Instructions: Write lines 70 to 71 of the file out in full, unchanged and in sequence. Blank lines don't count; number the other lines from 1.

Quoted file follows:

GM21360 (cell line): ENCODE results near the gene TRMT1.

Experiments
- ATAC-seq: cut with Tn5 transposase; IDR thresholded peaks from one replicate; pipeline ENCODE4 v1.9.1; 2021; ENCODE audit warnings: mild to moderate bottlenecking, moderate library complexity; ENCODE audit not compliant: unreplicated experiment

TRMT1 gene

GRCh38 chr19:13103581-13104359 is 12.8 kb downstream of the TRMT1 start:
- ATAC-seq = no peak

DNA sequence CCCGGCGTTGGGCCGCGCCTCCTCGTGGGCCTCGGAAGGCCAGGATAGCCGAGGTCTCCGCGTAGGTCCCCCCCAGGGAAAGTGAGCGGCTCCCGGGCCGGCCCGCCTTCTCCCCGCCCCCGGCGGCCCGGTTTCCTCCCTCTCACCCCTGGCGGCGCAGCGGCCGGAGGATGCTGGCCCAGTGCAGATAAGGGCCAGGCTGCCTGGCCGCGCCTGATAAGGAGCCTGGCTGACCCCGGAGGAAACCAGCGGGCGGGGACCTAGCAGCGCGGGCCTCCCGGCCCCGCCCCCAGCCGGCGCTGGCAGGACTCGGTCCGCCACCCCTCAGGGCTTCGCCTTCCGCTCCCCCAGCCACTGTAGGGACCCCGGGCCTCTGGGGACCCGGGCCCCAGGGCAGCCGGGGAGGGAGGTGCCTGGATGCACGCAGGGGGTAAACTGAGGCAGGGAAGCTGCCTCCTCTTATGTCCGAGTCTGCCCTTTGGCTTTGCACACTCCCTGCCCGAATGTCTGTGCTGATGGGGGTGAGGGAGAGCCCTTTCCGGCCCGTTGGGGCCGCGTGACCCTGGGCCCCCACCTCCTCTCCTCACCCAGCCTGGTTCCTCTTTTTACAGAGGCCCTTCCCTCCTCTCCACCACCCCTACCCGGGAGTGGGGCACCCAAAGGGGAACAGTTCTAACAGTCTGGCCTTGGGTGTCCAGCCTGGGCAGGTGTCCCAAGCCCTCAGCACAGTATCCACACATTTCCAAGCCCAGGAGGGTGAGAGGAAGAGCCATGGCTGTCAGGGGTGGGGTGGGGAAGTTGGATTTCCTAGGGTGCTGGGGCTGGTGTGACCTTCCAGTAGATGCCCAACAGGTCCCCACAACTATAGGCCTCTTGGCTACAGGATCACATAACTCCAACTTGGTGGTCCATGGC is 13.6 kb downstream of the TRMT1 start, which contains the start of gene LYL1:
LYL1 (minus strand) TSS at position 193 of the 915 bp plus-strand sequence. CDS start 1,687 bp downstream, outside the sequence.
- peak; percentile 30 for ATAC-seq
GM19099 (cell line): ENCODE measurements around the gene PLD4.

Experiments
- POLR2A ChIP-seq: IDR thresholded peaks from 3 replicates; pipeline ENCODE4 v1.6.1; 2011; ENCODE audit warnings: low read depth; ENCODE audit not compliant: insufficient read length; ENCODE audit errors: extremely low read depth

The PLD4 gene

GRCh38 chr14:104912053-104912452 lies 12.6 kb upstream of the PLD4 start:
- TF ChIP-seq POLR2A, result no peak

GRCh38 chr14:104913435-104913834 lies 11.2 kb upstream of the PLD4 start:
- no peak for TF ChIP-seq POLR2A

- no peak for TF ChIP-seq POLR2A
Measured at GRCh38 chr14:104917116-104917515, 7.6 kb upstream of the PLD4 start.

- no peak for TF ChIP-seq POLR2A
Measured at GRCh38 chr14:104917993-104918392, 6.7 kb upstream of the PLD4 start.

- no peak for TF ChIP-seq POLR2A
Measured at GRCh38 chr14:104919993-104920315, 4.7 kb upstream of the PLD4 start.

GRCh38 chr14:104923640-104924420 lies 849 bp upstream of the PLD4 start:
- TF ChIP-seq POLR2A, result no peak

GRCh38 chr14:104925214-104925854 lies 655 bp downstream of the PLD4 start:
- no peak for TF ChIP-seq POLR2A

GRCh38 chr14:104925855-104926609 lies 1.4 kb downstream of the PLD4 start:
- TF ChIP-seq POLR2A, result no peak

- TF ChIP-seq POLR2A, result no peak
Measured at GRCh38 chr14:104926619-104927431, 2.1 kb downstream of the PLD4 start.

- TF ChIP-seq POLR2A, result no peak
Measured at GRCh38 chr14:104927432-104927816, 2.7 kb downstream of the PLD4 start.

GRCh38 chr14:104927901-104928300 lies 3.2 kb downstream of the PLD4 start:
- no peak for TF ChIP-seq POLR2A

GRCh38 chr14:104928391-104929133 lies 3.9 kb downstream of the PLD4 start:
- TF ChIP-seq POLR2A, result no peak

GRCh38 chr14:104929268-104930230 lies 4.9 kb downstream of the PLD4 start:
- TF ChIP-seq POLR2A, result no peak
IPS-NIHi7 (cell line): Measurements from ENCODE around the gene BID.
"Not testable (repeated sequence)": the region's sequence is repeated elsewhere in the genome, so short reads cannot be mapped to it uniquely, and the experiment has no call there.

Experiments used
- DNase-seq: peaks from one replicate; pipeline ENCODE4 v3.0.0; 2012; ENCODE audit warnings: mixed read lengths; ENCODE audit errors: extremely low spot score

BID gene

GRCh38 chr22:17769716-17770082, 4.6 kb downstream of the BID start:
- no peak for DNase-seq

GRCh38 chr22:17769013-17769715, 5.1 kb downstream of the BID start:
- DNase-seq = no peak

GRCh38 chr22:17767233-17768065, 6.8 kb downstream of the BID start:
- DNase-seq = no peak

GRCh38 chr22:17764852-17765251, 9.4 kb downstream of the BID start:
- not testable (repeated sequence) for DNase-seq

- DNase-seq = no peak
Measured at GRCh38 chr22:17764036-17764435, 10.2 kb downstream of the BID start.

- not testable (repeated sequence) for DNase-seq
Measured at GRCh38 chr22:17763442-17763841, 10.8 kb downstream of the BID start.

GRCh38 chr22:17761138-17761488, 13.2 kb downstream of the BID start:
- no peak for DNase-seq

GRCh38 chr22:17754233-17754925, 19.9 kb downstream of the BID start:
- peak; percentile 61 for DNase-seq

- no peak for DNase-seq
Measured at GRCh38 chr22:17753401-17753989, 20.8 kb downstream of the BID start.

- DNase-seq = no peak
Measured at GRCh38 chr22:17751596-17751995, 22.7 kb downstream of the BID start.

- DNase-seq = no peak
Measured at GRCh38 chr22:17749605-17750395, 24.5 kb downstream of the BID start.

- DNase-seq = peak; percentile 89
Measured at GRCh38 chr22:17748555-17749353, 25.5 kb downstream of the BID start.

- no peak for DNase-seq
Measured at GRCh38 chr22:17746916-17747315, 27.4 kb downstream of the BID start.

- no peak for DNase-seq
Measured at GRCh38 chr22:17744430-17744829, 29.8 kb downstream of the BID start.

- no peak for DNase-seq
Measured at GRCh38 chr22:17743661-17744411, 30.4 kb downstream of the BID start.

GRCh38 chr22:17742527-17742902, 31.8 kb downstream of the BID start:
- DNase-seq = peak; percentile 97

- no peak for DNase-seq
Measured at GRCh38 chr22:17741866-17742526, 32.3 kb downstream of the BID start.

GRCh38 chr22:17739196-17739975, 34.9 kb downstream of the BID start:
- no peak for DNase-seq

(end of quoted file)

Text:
Measured at GRCh38 chr22:17746916-17747315, 27.4 kb downstream of the BID start.

- no peak for DNase-seq